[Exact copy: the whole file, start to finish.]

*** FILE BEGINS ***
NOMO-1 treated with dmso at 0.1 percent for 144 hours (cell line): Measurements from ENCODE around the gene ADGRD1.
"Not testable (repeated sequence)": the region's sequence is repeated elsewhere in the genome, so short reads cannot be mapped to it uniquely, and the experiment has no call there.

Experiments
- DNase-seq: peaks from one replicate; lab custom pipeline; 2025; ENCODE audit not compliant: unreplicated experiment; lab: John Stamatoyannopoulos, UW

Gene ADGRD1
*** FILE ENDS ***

NOMO-1 treated with dmso at 0.1 percent for 144 hours (cell line): Measurements from ENCODE around the gene ADGRD1.
"Not testable (repeated sequence)": the region's sequence is repeated elsewhere in the genome, so short reads cannot be mapped to it uniquely, and the experiment has no call there.

Experiments
- DNase-seq: peaks from one replicate; lab custom pipeline; 2025; ENCODE audit not compliant: unreplicated experiment; lab: John Stamatoyannopoulos, UW

Gene ADGRD1